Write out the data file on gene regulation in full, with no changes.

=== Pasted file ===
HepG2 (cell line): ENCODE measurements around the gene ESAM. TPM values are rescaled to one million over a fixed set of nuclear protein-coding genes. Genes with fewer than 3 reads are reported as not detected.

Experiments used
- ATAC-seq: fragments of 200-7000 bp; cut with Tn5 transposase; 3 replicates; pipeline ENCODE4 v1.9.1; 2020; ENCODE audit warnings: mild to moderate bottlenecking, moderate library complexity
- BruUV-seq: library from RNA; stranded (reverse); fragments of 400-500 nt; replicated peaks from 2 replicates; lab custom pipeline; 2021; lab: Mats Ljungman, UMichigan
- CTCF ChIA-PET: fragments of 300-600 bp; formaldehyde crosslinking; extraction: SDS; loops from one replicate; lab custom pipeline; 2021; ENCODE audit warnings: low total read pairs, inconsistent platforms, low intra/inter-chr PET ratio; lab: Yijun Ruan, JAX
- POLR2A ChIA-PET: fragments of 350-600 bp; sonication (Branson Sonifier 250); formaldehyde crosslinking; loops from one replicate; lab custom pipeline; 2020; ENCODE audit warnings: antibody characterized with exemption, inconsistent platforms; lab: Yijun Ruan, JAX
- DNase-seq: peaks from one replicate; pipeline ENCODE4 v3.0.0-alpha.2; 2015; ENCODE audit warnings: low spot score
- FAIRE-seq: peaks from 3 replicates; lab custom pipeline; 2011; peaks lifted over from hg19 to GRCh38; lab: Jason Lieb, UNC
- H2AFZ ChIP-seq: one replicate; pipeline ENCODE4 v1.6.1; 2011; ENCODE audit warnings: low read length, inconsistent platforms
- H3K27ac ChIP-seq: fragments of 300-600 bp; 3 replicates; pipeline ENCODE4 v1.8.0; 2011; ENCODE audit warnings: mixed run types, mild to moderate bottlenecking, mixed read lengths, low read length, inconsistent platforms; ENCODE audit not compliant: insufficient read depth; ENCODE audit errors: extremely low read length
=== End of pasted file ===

HepG2 (cell line): ENCODE measurements around the gene ESAM. TPM values are rescaled to one million over a fixed set of nuclear protein-coding genes. Genes with fewer than 3 reads are reported as not detected.

Experiments used
- ATAC-seq: fragments of 200-7000 bp; cut with Tn5 transposase; 3 replicates; pipeline ENCODE4 v1.9.1; 2020; ENCODE audit warnings: mild to moderate bottlenecking, moderate library complexity
- BruUV-seq: library from RNA; stranded (reverse); fragments of 400-500 nt; replicated peaks from 2 replicates; lab custom pipeline; 2021; lab: Mats Ljungman, UMichigan
- CTCF ChIA-PET: fragments of 300-600 bp; formaldehyde crosslinking; extraction: SDS; loops from one replicate; lab custom pipeline; 2021; ENCODE audit warnings: low total read pairs, inconsistent platforms, low intra/inter-chr PET ratio; lab: Yijun Ruan, JAX
- POLR2A ChIA-PET: fragments of 350-600 bp; sonication (Branson Sonifier 250); formaldehyde crosslinking; loops from one replicate; lab custom pipeline; 2020; ENCODE audit warnings: antibody characterized with exemption, inconsistent platforms; lab: Yijun Ruan, JAX
- DNase-seq: peaks from one replicate; pipeline ENCODE4 v3.0.0-alpha.2; 2015; ENCODE audit warnings: low spot score
- FAIRE-seq: peaks from 3 replicates; lab custom pipeline; 2011; peaks lifted over from hg19 to GRCh38; lab: Jason Lieb, UNC
- H2AFZ ChIP-seq: one replicate; pipeline ENCODE4 v1.6.1; 2011; ENCODE audit warnings: low read length, inconsistent platforms
- H3K27ac ChIP-seq: fragments of 300-600 bp; 3 replicates; pipeline ENCODE4 v1.8.0; 2011; ENCODE audit warnings: mixed run types, mild to moderate bottlenecking, mixed read lengths, low read length, inconsistent platforms; ENCODE audit not compliant: insufficient read depth; ENCODE audit errors: extremely low read length